DOES ACUTE STRENGTH TRAINING AFFECT MOTOR AND COGNITIVE FUNCTION INTERACTION IN OLD ADULTS?
Margarita Drozdova-Statkevičienė, Vida Janina Česnaitienė, Nerijus Masiulis
Lithuanian Sports University, Kaunas
Relevance of the research. Balance stability becomes increasingly critical with aging. Age effect on balance stability is attributed primarily to sensorimotor dysfunctions (Boisgontier et al., 2014), muscle weakness (Morse et al., 2004), and structural changes in brain grey and white matter (Boisgontier et al., 2008). Evidence from other studies suggests that, despite the above mentioned neural deficits, older adults may recruit additional neural resources to reach sufficient level of sensorimotor control by increasing attention to the task in head (Heuninckx et al., 2008). Since availability of attentional resources and the ability to allocate attention efficiently is declining with aging (Heuninckx et al., 2008), allocation of attentional resources toward a secondary cognitive task is expected to have a larger interference effect on balance in older adults than in young adults (Ruffieux et al., 2015).
Ageing affect and cognitive functions. About 20 % of adults above the age of 65 diagnosed with mild cognitive impairment (Kirova et al., 2015). Most aspects of cognitive function become less effective, the most noticeable working memory, inhibition and long-term memory impairment (Di et al., 2014). Neuropsychological assessments suggest that physical exercise attenuates cognitive declines accompanying aging (Kimura et al., 2010). Many studies give priority to aerobic exercise, but some studies found positive effect of resistance exercise on cognition (Chang et al., 2014). Resistance exercise also could be effective to posture control, because increases knee isokinetic, 1 RM, strength of older men (Wolfson et al., 1996). But we didnʼt found any study, where the direct effect of strength exercise on postural control would be considered. Therefore we decide to assess acute strength training effect on postural control and cognitive function in dual tasking. The object of the research is the effect of strength training on interaction of motor and cognitive function in old adults. The aim is to assess the effect of acute strength training on postural control and cognitive function during dual tasking.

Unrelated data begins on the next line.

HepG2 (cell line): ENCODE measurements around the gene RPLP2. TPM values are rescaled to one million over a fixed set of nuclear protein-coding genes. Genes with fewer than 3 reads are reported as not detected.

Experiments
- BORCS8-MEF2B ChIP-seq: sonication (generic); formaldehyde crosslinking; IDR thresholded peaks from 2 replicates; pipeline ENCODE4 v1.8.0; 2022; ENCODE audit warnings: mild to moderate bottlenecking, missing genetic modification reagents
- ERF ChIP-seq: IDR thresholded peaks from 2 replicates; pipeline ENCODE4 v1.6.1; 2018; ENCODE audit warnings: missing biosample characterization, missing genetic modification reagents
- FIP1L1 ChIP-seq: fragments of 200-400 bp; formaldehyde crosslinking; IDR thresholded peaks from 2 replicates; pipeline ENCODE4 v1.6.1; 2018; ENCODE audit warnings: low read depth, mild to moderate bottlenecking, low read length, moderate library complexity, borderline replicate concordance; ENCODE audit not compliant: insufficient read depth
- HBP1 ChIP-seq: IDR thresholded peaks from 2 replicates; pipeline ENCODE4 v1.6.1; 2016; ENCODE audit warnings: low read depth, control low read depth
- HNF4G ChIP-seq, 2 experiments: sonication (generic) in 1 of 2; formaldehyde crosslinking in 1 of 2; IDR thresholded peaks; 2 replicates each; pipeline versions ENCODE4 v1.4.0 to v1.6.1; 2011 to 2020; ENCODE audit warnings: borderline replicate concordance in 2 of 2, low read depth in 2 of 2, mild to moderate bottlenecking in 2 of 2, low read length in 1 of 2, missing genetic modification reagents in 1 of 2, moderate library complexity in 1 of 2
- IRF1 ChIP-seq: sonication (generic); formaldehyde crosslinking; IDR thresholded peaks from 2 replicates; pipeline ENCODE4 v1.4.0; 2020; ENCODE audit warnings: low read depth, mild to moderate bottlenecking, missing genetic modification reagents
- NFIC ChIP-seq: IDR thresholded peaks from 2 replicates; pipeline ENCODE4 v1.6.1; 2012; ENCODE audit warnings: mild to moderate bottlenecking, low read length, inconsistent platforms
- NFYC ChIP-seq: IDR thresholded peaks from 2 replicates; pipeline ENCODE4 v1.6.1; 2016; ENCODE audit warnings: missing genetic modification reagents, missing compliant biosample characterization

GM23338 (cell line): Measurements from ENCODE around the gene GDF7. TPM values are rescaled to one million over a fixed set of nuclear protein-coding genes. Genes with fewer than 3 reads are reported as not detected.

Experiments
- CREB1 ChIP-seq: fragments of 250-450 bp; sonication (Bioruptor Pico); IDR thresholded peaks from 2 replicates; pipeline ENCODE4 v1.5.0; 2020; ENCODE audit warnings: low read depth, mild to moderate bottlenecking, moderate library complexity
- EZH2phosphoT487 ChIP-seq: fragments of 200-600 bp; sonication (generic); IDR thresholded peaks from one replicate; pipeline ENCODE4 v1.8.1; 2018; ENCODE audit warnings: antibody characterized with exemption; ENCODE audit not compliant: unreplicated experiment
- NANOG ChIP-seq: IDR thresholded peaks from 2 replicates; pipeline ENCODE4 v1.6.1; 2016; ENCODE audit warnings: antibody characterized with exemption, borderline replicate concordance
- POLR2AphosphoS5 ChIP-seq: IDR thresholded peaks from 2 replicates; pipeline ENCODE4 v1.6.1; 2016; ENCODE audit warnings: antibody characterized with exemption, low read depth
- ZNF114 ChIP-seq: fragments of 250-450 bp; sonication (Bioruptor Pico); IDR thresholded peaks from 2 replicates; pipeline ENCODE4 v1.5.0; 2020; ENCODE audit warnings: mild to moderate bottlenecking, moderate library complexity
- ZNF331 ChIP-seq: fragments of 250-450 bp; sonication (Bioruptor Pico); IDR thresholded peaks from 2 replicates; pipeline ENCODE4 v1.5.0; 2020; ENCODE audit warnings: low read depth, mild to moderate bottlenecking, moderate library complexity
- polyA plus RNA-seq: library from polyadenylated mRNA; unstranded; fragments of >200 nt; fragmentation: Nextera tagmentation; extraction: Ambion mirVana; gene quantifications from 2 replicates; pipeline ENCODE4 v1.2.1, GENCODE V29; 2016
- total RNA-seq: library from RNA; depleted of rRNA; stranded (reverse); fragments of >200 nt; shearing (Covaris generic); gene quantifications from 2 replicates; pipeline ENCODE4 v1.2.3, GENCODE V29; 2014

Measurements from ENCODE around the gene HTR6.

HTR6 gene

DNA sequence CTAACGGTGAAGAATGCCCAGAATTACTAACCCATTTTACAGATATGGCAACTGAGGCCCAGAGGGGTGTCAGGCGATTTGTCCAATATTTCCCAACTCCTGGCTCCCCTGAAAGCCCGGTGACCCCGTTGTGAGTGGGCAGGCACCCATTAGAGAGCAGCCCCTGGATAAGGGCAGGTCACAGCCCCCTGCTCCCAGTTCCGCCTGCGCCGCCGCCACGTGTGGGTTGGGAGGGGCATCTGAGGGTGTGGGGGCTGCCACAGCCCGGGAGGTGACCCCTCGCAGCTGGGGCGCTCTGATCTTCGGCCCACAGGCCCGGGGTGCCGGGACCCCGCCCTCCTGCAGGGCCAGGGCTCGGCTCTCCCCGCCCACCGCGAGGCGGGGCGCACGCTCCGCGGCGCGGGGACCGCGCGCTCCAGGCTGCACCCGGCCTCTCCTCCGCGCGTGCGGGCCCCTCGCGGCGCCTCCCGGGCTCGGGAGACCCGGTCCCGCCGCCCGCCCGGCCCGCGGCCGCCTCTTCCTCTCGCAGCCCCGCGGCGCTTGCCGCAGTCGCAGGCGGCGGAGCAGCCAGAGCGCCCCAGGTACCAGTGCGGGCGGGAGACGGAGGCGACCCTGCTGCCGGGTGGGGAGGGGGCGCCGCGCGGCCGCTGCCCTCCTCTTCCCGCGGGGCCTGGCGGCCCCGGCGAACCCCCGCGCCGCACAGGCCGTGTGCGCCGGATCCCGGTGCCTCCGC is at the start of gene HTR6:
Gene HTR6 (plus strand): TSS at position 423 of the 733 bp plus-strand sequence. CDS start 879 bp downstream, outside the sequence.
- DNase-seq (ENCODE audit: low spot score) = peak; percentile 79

Research methods and organization. The sample included 30 participants, they were random divided into 2 groups: control (67.5 ± 5.3 years) and experiment (67.3 ± 5.0 years). In both groups was measured posturography with a single piezoelectric force plate (KISTLER, Switzerland, Slimline System 9286). Recordings were made under these conditions: (i) single task (ST) of posturography in 3 positions (double stance eyes open/closed; Romberg stance eyes open) and cognitive task separately, (ii) dual task (DT) – posturography in 3 positions while performing a Mathematical Counting task. In the experiment group were performed squats with a barbell using Smith Weightlifting Machine (3 x 90 % 1 RM; 3 x 95 % 1 RM; 3 x 100 % 1 RM) meanwhile control group had rest break. Related samples we calculate with Wilcoxon signed rank test, independent samples – with Mann Whitney U test. Significance level was set to p < .05.
Results and discussion. No significant differences were observed in postural control and cognitive task between groups at baseline measurements during ST and DT in all positions (p > .05). We found, that posture control declined performing DT in REO position (p < .05) in experimental and control groups, but cognitive task performance declined only in experimental group (p = .02). Postural control improved in REO position in both groups (p = .02) performing DT after intervention. Therefore, cognitive task results did not differ in both groups performing DT after intervention.
Conclusions. Acute strength training had no effect on interaction of motor and cognitive function in old adult men. We found only tendencies that strength-training intervention might improve cognitive performance, but this needs further studies.